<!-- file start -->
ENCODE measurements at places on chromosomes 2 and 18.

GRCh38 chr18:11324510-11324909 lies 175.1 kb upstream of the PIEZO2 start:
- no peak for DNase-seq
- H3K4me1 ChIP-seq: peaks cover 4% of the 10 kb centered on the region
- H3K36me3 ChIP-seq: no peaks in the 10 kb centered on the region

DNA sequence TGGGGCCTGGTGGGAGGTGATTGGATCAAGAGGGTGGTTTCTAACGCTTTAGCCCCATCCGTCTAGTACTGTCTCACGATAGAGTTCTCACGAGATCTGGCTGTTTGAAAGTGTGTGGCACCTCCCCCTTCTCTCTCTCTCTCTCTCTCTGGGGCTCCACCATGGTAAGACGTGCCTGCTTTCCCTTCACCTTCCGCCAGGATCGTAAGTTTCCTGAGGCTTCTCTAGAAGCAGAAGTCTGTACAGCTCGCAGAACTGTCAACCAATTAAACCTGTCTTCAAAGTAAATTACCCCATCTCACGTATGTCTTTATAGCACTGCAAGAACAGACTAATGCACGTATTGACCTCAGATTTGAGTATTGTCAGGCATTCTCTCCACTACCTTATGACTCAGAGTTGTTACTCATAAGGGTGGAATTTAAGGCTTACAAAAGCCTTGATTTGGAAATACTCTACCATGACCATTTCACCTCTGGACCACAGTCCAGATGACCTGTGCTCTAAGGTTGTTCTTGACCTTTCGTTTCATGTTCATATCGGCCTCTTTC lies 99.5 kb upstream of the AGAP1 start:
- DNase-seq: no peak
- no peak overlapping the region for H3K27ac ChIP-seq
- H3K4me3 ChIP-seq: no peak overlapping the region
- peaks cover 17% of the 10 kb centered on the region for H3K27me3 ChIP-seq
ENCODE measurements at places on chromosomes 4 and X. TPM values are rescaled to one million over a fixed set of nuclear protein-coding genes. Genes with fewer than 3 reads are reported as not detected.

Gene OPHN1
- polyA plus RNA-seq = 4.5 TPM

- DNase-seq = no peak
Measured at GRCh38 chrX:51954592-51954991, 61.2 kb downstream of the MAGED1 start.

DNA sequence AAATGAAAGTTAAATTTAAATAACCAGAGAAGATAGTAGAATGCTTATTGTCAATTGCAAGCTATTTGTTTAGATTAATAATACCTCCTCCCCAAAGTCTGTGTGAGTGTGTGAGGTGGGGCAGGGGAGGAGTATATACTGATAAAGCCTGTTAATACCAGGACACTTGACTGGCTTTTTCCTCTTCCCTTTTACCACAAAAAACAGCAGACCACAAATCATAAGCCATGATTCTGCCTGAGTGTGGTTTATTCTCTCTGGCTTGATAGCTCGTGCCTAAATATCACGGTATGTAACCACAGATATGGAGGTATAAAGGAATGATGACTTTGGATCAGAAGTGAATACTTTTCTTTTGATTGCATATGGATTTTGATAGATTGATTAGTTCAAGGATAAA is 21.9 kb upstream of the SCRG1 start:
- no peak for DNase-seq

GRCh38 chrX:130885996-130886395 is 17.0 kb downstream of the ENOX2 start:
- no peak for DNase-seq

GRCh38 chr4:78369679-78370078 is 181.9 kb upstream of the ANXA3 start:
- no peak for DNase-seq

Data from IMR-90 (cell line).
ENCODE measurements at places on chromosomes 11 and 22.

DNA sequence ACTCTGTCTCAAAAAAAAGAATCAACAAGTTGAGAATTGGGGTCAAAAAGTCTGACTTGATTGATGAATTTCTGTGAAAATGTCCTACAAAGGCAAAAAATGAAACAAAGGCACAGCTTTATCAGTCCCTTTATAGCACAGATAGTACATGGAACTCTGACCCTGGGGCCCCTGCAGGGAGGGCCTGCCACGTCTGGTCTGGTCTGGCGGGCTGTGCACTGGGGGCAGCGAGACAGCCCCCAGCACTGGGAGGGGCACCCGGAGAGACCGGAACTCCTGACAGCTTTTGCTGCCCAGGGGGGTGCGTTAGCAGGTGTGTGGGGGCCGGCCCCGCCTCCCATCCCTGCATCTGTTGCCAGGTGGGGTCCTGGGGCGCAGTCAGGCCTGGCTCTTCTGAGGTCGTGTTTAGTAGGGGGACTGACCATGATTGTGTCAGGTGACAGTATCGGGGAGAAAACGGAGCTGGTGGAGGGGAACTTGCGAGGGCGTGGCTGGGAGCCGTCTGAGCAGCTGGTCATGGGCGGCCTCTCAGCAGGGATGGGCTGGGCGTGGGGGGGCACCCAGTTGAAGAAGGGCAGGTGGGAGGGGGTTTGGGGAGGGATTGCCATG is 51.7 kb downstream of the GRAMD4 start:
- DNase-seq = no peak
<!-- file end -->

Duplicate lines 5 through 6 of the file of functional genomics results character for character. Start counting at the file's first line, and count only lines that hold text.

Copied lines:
- H3K36me3 ChIP-seq: no peaks in the 10 kb centered on the region

DNA sequence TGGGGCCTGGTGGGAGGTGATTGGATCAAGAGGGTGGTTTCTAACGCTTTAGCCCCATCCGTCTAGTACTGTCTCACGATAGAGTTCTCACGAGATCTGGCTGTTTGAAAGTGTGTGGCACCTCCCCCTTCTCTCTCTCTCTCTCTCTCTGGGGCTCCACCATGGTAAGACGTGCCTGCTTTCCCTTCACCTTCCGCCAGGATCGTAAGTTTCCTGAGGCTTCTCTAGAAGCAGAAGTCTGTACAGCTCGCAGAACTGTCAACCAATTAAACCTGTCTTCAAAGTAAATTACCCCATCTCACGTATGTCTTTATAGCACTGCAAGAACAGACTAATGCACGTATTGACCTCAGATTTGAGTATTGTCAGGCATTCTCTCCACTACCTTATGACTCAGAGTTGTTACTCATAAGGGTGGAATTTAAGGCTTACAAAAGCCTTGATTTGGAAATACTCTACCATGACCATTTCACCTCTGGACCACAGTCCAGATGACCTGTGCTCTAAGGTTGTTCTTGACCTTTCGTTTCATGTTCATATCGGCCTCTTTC lies 99.5 kb upstream of the AGAP1 start: